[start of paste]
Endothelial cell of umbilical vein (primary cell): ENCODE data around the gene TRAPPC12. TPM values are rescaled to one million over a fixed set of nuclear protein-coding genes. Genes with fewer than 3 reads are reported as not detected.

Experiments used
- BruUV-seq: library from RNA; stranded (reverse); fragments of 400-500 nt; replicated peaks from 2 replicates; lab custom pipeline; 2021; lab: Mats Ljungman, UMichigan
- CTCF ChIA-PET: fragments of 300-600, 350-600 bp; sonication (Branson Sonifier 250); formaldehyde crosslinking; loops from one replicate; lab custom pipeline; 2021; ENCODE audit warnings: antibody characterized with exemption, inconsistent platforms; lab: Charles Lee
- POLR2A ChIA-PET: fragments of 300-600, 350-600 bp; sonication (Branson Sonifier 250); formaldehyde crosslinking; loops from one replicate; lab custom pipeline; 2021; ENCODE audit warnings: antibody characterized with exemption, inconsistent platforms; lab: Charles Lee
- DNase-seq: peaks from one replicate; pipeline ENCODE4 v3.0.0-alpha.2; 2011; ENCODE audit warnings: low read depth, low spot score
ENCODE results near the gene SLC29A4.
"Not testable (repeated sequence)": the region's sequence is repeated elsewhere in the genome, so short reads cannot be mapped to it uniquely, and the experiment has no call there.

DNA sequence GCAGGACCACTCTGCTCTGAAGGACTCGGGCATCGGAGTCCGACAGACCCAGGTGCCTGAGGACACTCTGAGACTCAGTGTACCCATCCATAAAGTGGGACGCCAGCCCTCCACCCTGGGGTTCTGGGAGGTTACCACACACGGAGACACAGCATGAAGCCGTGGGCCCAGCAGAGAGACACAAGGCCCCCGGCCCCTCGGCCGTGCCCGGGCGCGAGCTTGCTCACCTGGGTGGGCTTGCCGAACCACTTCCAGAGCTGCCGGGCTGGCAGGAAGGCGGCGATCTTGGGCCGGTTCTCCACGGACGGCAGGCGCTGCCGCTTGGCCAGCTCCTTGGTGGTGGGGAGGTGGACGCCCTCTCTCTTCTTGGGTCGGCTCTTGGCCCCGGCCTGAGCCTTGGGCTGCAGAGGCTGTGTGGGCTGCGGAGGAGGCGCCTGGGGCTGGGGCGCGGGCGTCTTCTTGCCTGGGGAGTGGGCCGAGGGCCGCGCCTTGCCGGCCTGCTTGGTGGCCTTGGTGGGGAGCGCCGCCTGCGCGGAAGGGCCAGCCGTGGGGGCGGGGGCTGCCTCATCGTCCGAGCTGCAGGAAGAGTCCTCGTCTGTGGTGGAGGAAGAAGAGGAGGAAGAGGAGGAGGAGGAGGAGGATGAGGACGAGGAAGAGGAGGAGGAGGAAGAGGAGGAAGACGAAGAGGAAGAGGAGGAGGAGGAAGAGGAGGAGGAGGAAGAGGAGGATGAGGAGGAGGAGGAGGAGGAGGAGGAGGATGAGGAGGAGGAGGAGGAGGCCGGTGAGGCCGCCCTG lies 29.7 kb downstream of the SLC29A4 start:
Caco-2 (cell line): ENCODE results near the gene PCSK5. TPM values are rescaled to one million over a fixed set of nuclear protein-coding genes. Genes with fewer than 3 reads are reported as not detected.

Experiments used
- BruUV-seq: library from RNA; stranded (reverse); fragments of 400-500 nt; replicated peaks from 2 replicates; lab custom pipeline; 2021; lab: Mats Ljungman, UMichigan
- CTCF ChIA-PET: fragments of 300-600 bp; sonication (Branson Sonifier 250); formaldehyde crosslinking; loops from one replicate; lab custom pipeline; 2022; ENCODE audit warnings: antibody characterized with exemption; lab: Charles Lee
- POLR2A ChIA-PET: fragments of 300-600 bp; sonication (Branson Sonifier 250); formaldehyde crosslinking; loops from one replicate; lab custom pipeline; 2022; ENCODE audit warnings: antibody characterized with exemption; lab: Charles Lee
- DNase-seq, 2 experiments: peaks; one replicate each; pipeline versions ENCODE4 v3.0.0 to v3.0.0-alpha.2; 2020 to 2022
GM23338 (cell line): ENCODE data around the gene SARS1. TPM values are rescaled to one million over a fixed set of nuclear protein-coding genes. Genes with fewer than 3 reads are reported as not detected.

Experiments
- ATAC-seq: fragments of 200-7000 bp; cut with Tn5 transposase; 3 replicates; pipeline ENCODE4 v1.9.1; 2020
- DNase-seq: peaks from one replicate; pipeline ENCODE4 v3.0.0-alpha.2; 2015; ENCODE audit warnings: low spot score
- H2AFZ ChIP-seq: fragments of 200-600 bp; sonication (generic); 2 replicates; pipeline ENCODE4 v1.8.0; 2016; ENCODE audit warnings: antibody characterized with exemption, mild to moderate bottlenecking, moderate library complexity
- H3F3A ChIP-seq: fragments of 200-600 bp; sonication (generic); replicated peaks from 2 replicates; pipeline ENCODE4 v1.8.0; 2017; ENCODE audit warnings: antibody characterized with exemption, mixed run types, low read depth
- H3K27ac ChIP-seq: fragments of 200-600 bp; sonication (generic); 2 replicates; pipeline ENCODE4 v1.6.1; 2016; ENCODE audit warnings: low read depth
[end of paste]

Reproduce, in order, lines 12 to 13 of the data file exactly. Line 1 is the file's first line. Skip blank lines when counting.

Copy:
- BruUV-seq: library from RNA; stranded (reverse); fragments of 400-500 nt; replicated peaks from 2 replicates; lab custom pipeline; 2021; lab: Mats Ljungman, UMichigan
- CTCF ChIA-PET: fragments of 300-600 bp; sonication (Branson Sonifier 250); formaldehyde crosslinking; loops from one replicate; lab custom pipeline; 2022; ENCODE audit warnings: antibody characterized with exemption; lab: Charles Lee